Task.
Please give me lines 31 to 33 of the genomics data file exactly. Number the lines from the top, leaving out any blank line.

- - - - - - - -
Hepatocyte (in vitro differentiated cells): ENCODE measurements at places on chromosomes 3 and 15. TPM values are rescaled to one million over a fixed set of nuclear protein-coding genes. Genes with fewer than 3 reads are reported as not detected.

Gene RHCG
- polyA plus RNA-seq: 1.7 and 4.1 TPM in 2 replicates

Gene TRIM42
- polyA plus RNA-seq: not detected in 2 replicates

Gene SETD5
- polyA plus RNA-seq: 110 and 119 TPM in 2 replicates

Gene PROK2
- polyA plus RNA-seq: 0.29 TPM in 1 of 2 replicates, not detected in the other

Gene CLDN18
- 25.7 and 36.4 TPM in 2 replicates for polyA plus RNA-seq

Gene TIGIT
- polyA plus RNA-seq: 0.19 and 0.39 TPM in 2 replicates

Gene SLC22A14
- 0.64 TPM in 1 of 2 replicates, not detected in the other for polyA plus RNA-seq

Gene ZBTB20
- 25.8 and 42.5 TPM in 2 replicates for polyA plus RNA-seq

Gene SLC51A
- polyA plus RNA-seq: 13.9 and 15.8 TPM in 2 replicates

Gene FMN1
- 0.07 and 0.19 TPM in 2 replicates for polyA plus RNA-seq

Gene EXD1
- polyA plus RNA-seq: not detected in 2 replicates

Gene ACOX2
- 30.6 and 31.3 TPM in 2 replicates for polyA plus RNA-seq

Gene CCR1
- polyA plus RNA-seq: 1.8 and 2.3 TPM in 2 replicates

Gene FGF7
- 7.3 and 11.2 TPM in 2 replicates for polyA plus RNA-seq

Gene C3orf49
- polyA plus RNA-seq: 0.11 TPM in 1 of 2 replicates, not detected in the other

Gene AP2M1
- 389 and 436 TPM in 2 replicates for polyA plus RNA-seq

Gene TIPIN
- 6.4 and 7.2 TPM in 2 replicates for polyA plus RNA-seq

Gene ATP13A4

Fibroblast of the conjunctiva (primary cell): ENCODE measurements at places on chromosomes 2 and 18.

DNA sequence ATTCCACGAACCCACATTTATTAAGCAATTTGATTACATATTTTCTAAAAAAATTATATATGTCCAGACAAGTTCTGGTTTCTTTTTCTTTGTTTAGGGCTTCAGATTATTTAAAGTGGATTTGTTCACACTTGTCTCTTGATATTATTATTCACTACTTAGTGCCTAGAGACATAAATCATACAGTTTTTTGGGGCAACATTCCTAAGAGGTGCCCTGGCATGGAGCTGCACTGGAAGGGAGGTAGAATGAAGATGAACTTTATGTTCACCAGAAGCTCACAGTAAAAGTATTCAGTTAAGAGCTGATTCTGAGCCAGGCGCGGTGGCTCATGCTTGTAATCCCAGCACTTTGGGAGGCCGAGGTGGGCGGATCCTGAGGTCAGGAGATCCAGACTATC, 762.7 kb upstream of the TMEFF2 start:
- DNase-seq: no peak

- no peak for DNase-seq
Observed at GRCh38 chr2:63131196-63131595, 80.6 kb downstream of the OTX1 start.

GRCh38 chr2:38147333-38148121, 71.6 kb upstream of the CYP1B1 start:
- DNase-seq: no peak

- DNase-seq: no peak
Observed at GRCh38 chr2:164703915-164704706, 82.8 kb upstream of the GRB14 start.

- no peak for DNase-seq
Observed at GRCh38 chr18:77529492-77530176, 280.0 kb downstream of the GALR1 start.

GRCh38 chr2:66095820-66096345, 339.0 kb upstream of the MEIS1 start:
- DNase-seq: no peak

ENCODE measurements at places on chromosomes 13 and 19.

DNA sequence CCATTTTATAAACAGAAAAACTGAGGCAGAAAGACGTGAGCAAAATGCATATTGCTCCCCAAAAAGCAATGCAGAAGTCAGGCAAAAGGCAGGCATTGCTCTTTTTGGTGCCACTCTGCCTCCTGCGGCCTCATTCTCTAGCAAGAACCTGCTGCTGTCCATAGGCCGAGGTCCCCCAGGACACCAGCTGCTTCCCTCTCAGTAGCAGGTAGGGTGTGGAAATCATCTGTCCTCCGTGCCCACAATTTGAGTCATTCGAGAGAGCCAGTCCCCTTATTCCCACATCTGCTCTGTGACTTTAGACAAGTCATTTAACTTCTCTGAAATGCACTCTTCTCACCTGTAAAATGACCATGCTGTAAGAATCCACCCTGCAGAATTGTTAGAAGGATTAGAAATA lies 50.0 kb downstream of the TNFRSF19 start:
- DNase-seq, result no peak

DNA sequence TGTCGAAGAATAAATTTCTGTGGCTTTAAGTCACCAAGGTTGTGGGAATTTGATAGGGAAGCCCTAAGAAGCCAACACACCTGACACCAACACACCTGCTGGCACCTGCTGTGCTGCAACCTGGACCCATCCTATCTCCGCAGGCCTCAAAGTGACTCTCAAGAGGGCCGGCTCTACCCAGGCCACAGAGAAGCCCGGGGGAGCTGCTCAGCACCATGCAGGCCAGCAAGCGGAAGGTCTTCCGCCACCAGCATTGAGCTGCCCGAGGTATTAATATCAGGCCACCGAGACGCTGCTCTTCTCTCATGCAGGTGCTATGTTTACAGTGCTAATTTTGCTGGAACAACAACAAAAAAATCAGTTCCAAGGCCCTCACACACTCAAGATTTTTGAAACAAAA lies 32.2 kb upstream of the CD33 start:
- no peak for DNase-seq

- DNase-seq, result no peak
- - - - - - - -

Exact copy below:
- polyA plus RNA-seq: 0.11 TPM in 1 of 2 replicates, not detected in the other

Gene AP2M1
- 389 and 436 TPM in 2 replicates for polyA plus RNA-seq